Testing RTK and PPP for precise positioning in connected and autonomous vehicles

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Blog - Testing RTK and PPP for precise positioning in connected and autonomous vehicles

Developers of connected and autonomous vehicles are exploring the potential of RTK and PPP for precise positioning. This blog explores the need for lab-based simulation of error correction

The self-driving cars of the near future will always need to know where precisely they are on the road. Only by knowing their exact position will they be able to stay in the right lane and negotiate features like junctions and roundabouts without endangering other road users.

Developers of automated driver-assist systems (ADAS) and fully autonomous control systems are exploring different ways of obtaining reliable sub-centimetre positioning accuracy. While specific approaches vary, the solution generally lies in taking data from multiple sensors on the vehicle and applying an algorithm to synthesise the data in real time into a continuous, accurate position.

Global navigation satellite systems (GNSS) like GPS, Glonass, BeiDou and Galileo are one such sensor. They play a key role in providing a vehicle with an absolute position on the earth’s surface, but despite recent advances, the accuracy of that position remains at the tens of metres level.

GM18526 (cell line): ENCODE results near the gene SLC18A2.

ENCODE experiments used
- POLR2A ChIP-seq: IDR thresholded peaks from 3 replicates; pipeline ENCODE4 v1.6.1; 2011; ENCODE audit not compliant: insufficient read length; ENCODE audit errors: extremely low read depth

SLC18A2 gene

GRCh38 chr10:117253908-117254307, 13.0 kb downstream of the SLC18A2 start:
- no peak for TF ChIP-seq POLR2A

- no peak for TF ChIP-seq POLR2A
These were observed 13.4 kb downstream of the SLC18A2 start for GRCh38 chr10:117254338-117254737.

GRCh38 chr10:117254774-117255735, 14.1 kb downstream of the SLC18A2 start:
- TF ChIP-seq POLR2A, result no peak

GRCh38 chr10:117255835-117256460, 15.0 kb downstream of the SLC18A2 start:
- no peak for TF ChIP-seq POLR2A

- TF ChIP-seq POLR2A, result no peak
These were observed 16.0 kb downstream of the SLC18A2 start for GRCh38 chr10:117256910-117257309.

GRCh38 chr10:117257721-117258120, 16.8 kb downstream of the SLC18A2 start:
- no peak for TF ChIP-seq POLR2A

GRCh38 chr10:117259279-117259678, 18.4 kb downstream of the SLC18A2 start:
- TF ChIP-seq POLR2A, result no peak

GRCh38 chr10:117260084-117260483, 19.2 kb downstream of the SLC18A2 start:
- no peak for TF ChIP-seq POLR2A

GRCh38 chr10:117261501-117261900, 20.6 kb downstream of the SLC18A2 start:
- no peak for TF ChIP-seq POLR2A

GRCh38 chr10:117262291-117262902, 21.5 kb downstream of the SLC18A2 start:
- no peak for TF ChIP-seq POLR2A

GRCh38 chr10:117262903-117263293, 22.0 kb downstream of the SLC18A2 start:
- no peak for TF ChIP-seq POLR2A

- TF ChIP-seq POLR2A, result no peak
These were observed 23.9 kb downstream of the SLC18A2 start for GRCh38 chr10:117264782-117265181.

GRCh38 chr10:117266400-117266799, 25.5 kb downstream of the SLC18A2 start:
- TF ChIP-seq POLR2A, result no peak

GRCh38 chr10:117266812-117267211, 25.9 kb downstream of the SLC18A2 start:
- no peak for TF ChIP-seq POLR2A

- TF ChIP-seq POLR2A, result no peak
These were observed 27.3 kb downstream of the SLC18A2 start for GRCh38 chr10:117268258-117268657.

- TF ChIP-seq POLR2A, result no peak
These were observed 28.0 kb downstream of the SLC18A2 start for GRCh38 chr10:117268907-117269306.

On its own, GNSS is not yet capable of providing the continuous, reliable, centimetre-level accuracy that autonomous vehicles need.

RTK and PPP increase GNSS accuracy to centimetre level

However, two technologies are capable of refining the accuracy of GNSS signals to centimetre and decimetre level respectively: Real-Time Kinematic (RTK) and Precise Point Positioning (PPP).

Both solutions rely on ground-based reference stations that use additional data from navigation satellites, plus advanced error correction algorithms, to generate a much more accurate signal. They then transmit this signal to the GNSS receiver in the autonomous vehicle.

RTK systems use a ground-based reference station at a fixed, known location to process and transmit the error-corrected signal to a receiver in a moving vehicle. It is generally accurate to the centimetre level, and works in real time, but each reference station only has a range of 10-20km.